Head CT scan finds large air pocket displacing brain

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Clinicians in Northern Ireland reported that CT scans of a patient revealed a sizable black spot in the frontal lobe of the brain. This hypodense mark turned out to be a pocket of air that was compressing brain tissue as it seeped into the skull, according to a paper in BMJ Case Reports.

Referred to the emergency department by his general practitioner, the 84-year-old man had feelings of unsteadiness and recurrent falls for several months, as well as weakness in his left arm and leg for the past three days. Otherwise, the patient's physical exam, central nervous system exam, and blood test appeared normal, noted lead author Dr. Finlay Brown from Northern Ireland Medical and Dental Training Agency in Belfast and co-author Dr. Djamil Vahidassr from Antrim Area Hospital.

CT scan displays an air cavity in the right frontal lobe as well as an osteoma in the paranasal sinus. All images courtesy of BMJ Case Reports.CT scan displays an air cavity in the right frontal lobe as well as an osteoma in the paranasal sinus. All images courtesy of BMJ Case Reports.

Hoping to clarify the cause of the man's symptoms, the researchers turned to imaging. They acquired CT scans of the brain and found a 3.5-inch air-filled cavity, or pneumatocele, within the patient's right frontal lobe (BMJ Case Rep, February 27, 2018). Additional MR images of the head corroborated that the hypodense spot was, indeed, an air pocket and also uncovered an osteoma and signs of acute ischemia nearby.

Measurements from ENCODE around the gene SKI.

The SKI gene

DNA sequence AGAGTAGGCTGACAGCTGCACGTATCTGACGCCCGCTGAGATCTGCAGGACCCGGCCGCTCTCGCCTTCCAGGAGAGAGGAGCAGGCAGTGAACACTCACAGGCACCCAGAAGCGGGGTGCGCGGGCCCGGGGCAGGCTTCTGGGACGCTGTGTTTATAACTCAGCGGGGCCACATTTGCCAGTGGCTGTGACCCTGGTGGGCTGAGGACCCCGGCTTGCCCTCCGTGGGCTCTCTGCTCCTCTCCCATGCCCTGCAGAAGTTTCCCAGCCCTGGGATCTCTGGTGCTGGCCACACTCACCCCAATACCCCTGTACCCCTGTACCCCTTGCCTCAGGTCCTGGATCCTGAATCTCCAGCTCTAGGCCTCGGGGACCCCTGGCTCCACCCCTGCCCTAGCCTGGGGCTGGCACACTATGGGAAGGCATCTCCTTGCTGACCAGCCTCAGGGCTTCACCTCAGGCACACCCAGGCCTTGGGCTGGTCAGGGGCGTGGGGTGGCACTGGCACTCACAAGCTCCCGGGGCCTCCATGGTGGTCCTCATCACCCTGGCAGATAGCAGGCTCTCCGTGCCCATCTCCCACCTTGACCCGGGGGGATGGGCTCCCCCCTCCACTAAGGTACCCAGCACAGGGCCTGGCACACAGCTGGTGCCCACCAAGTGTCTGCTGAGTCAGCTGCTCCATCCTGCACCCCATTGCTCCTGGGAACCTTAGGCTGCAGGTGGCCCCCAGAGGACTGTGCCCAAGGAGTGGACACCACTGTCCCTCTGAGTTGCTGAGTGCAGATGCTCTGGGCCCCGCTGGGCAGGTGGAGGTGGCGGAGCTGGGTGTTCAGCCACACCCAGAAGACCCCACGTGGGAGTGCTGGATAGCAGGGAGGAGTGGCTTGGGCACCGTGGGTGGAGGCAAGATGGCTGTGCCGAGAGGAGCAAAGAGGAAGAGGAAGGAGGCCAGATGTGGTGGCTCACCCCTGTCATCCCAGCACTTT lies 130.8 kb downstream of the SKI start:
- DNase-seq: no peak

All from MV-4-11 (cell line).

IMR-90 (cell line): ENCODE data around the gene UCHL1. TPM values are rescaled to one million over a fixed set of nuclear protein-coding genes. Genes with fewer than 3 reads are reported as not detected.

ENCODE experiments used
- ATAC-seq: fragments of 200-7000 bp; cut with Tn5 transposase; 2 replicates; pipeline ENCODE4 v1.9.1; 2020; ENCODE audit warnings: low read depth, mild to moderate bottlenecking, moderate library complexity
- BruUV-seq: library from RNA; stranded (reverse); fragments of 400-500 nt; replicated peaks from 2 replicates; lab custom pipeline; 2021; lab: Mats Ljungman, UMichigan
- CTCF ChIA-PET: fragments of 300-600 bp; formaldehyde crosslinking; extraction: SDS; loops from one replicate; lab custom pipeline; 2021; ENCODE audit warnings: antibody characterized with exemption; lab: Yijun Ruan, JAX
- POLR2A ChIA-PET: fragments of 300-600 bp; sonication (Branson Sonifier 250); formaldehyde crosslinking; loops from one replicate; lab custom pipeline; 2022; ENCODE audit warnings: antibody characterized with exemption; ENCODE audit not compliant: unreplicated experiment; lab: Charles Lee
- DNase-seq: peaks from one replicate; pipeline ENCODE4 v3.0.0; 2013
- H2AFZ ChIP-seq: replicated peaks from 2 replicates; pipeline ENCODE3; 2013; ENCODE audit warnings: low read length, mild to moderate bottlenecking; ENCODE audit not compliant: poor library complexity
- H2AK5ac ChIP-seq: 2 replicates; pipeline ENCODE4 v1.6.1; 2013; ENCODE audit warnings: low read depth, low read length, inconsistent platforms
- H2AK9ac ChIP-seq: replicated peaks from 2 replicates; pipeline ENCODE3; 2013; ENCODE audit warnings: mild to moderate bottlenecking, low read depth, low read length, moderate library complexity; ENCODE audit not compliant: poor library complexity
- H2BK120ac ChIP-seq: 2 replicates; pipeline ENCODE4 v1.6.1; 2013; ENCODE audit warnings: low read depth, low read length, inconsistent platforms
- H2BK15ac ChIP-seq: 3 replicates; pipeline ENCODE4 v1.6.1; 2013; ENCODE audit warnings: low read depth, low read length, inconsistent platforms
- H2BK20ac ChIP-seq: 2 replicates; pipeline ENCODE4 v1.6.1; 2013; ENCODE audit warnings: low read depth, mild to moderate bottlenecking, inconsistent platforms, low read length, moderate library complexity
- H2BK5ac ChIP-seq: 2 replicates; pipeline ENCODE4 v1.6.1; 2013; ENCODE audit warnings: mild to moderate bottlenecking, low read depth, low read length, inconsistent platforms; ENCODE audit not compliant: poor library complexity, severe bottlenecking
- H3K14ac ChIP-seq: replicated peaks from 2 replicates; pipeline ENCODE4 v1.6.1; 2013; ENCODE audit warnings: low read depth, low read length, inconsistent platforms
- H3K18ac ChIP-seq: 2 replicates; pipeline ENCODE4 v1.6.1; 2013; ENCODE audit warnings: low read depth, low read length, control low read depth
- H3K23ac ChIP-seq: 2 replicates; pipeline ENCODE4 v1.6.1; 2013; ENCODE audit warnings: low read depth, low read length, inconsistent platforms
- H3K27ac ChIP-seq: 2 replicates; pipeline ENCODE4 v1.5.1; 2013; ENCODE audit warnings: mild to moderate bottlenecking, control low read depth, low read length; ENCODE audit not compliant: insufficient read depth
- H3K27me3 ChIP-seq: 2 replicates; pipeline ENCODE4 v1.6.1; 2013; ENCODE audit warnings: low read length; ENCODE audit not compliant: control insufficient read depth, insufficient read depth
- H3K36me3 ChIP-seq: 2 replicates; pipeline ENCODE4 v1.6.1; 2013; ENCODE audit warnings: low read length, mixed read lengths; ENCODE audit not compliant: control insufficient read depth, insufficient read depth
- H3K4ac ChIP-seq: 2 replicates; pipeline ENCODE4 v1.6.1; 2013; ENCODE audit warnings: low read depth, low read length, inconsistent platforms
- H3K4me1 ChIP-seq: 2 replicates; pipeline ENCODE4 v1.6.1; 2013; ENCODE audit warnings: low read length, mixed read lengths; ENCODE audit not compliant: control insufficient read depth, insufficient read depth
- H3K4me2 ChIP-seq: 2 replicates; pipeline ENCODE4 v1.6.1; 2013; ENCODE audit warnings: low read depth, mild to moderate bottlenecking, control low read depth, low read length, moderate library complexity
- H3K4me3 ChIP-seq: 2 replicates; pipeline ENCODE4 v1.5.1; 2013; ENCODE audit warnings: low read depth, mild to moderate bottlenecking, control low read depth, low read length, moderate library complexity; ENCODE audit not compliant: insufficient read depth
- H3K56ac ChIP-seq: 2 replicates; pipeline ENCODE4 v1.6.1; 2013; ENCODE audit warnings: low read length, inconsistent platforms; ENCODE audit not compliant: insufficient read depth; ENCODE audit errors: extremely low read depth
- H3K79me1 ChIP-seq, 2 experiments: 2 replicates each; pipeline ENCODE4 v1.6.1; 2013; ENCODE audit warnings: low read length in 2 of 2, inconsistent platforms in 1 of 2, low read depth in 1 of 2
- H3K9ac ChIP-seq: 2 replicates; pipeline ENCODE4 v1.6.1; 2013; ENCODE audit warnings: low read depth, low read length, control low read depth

Collectively, the findings suggested that the osteoma had gradually eroded the bone plate near the nasal cavity enough to allow air to enter the right frontal lobe in a "one-way valve effect."

MR image shows the right frontal air-filled cavity.MR image shows the right frontal air-filled cavity.

After a period of observation and rehabilitation, the physicians offered the patient the option of a dual surgery that would clear out the pressurized air cavity as well as extract the bone tumor to reduce the risk of stroke. The patient decided not to undergo the procedure and elected to take a statin and anticlotting medication instead. In a follow-up meeting 12 weeks after the initial examination, the patient claimed that he no longer felt any left-sided weakness.

"When assessing patients presenting to primary or secondary care with new onset of neurological symptoms, one should have a low threshold for imaging to help distinguish between common and rare causes," the authors concluded.

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